Gallup found that just one in three U.S. employees felt they’d received recognition for a job well done in the past week. That means many leaders are missing a huge (and fairly easy) opportunity to enhance employee engagement, retention, and culture. They don’t need to spend a lot of money on a rewards program for it to be effective—verbal or written praise often means much more than monetary rewards. Here’s how employee recognition plays an essential role in performance management and why you should evaluate whether you’re giving your own employees enough recognition today. 

Increasing job satisfaction

Without proper recognition, star performers will probably start looking for jobs elsewhere—with organizations that do appreciate their efforts. Gallup found that employees who don’t receive adequate recognition are twice as likely to plan to quit their job in the next year. Employees who receive recognition stay more engaged in their work and more satisfied with their jobs, which motivates them to continue improving their performance because they take pride in achieving more for their company.

Through the praise you give your employees, acknowledge the role they play in achieving the broader company vision and mission. By doing so, you’ll show them that they’re a vital part of the team who plays an instrumental role in its success. Providing clarity about how they’re affecting the direction of the company will give them the additional motivation that fuels performance improvement efforts.

Similarly, sharing appreciation for your employees helps you maintain a strong reputation as a company where employees enjoy working, which can enhance recruitment in the future!

Building employee confidence

Meanwhile, lower-performing employees won’t rise up to become stars if they don’t receive recognition for their smaller successes. A little recognition goes a long way toward motivating employees to reach higher. Rather than comparing them to your all-star performers, evaluate their individual progress. Where have they put in extra effort over the past month or taken steps to grow a skill? Show you notice even their small advances, and they’ll feel they have what it takes to strive toward more ambitious goals. By giving them positive feedback coupled with supportive guidance, you can help under-performing employees define a path to success. 

In some cases, employees might not even realize that they’ve improved in certain ways, and by praising them, you’ll be pointing out which behaviors they should continue strengthening. Remember, small successes serve as stepping-stones to star-employee status—but only if managers take the time to notice them.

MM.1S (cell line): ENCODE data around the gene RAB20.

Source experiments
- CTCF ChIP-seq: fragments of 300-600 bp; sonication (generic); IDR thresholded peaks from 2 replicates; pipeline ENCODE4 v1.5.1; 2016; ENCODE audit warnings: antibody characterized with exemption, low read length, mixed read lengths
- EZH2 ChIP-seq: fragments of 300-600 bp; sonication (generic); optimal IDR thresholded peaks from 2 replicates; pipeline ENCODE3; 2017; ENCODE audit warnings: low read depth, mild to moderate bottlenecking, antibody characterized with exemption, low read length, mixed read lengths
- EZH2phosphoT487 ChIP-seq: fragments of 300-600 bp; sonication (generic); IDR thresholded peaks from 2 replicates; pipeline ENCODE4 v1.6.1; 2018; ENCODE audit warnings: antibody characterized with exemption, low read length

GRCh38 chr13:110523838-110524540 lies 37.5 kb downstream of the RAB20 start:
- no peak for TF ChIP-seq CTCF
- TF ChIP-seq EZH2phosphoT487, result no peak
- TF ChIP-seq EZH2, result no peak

Enhancing trust

A recent study showed that almost 90% of employees who received praise or recognition from their boss in the last month feel a high level of trust in their boss. Why? When a boss gives employees recognition for their hard work, they trust that their boss is observing their work and evaluating them fairly. They also trust that their boss cares about their personal growth and wants to nurture their development—which are all great reasons to share praise for your employees often! You’ll more effectively manage employee performance by building a high level of trust with them, as they’ll feel more inclined to follow the guidance you give them.

Preparing future leaders

To become leaders, employees need strong examples of how to encourage others to grow. By giving them praise where it’s due, you’ll be acting as a role model whose example they can follow. Show them how to effectively motivate and guide their direct reports with recognition for their hard work. Over time, you’ll instill a strong knowledge of this vital component of leadership.

Cultivating a positive workplace culture

Recognition should reward both results and behaviors. Rather than only praising the concrete results of projects, make sure to share your appreciation for employees’ clear communication, mentorship of peers, and other interpersonal skills. By doing so, you’ll cultivate a positive working environment for everyone, improving performance in the “soft skills” that are so essential for every job role. You’ll see employees sharing praise in all directions—not only from managers to direct reports but also from peers to peers and from subordinates to leaders. 


Share recognition in a memorable way. Try to give praise once a week, and once in a while, give employees a special form of recognition, such as praise at a company meeting or a personalized thank-you card. Taking the time to show you’ve noticed their steps toward improvement will make all the difference, playing a vital role in any performance management plan.